The BIMARU term
Ashish Bose, a professor of demography, coined the epithet BIMARU, which entered the political lexicon. The term resembles the Hindi and Urdu word for illness, Bimar. The BI in BIMARU stands for Bihar. The other states that are included in BIMARU are Madhya Pradesh, Rajasthan and Uttar Pradesh. Orissa is sometimes included to form the term Bimarou. Bihar, and other North Indian states, have thus been held accountable for the majority of India's population growth, and holding India's GDP ranking below the double digit level.
Editorial by Bal Thackeray
Shiv Sena leader, Bal Thackeray, commented in the Shiv Sena newspaper, Samnna on why Biharis are disliked outside eastern states. He quoted part of a text message as the title of his article. The message suggests that Biharis bring diseases, violence, job insecurity, and domination, wherever they go. The text message says, "Ek Bihari, Sau Bimari. Do Bihari Ladai ki taiyari, Teen Bihari train hamari and paanch Bihari to sarkar hamaari" (One Bihari equals hundred diseases, Two Biharis is preparing for fight, Three Biharis it is a train hijack, and five Biharis will try to form the ruling Government). Nitish kumar, the Chief Minister of Bihar, and the Union Railway Minister, Lalu Prasad Yadav, protested against the remark, demanding official condemnation of Bal Thackeray. Kumar, during a press report at Patna Airport, said, "If Manmohan Singh fails to intervene in what is happening in Maharashtra, it would mean only one thing – he is not interested in resolving the issue and that would not be good for the leader of the nation". Angered by Thackeray's insulting remark against the Bihari community, Rashtriya Janata Dal (RJD) activists burnt the effigy of the Shiv Sena chief at Kargil Chowk in Patna and said that the senior Thackeray had completely lost his marbles and needed to be immediately committed in a mental asylum.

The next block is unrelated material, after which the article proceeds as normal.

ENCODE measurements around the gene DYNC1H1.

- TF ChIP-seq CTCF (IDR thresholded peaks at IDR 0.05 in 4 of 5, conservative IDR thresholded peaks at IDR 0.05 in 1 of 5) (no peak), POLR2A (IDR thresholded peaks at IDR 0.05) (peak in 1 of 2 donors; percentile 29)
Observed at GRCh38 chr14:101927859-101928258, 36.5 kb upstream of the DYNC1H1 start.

Protests & demonstrations
Angry students in various parts of Bihar disrupted train traffic, as protests continued against assaults on north Indians by MNS activists in Mumbai. Noted Physician Dr Diwakar Tejaswi observed a day-long fast in Patna to protest against repeated violence by the Maharashtra Navnirman Sena (MNS) leader Raj Thackeray and his goons against the north Indians. Various student organisations gave a call for Bihar shutdown on 25 October 2008 to protest attacks on north Indian candidates by Maharashtra Navnirnam Sena activists during a Railway recruitment examination in Mumbai.
Various cases were filed in Bihar and Jharkhand against Raj Thackeray for assaulting the students. A murder case was also filed by Jagdish Prasad, father of Pawan Kumar, who was allegedly killed by MNS activists in Mumbai. Mumbai police, however, claimed it to be a case of accident. Bihar Chief Minister Nitish Kumar announced a compensation of Rs 1,50,000 to Pawan's family. Bihar state Congress chief, Anil Kumar Sharma, has demanded enactment of an Act by Parliament for closing opportunities to any political party or organisation that indulge in obscurantism and raise such narrow, chauvinistic issues based on caste, religion and regionalism to capture power. A murder case was also lodged against Raj Thackeray and 15 others in a court in Jharkhand on 1 November 2008 following the death of a train passenger last month in Maharashtra. According to the Dhanbad police, their Mumbai counterparts termed Sakaldeo's death as an accident. According to social scientist Dr. Shaibal Gupta, the beating of students from Bihar has consolidated Bihari sub-nationalism.
Rahul Raj, from Patna, was shot dead aboard a bus in Mumbai by the police on 27 October 2008. Rahul was 23 years old and was brandishing a pistol and not shooting at public but a major threat to public security. The Mumbai police alleged that he wanted to assassinate Raj Thackeray. Nitish Kumar questioned the police action, but R R Patil justified it, and restored public security. It was alleged that Rahul was protesting against the attacks on Bihari and Uttar Pradeshi candidates appearing for railway examinations. Mumbai crime branch is looking into the incident. During Rahul's funeral slogans of "Raj Thackeray murdabad" and "Rahul Raj amar rahe" were heard. Despite Mumbai police's allegations, there was high level government representation at the funeral. Bihar Deputy CM Sushil Kumar Modi and PHED minister Ashwini Kumar Chaubey represented the state government at the cremation which was also attended by Patna MP Ram Kripal Yadav. The bier was carried by Rahul's friends even as the district administration had arranged a flower-bedecked truck for the purpose.